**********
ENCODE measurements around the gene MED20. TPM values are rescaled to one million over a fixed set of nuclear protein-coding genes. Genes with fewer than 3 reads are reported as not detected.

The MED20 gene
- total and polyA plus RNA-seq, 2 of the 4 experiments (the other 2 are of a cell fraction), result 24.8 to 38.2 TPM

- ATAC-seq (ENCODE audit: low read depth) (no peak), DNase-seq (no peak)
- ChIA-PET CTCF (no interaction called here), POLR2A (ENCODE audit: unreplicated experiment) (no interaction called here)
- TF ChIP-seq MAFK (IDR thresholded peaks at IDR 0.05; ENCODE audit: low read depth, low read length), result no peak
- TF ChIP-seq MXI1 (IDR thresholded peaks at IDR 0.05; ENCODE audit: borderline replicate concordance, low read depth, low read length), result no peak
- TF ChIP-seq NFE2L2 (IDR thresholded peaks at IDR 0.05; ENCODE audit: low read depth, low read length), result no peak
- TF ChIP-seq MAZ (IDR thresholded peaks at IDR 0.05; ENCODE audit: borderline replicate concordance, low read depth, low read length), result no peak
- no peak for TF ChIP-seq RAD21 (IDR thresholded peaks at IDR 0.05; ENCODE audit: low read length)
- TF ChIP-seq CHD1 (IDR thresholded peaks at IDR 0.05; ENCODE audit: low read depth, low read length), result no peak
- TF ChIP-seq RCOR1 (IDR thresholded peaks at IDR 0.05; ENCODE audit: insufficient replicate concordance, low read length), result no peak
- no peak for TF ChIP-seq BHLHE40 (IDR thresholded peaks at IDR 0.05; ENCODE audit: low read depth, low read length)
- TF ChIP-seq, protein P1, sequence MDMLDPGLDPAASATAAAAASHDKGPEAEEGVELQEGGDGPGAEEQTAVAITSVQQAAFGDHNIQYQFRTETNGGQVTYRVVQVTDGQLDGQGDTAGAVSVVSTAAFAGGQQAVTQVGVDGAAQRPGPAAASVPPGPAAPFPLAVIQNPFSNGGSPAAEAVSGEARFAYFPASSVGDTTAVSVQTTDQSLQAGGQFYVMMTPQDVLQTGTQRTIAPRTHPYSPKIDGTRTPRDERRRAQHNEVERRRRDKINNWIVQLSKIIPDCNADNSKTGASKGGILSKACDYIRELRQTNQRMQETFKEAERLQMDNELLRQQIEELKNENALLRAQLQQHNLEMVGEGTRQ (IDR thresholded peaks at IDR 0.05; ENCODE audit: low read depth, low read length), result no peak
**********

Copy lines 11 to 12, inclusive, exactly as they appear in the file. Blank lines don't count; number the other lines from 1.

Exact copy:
- TF ChIP-seq CHD1 (IDR thresholded peaks at IDR 0.05; ENCODE audit: low read depth, low read length), result no peak
- TF ChIP-seq RCOR1 (IDR thresholded peaks at IDR 0.05; ENCODE audit: insufficient replicate concordance, low read length), result no peak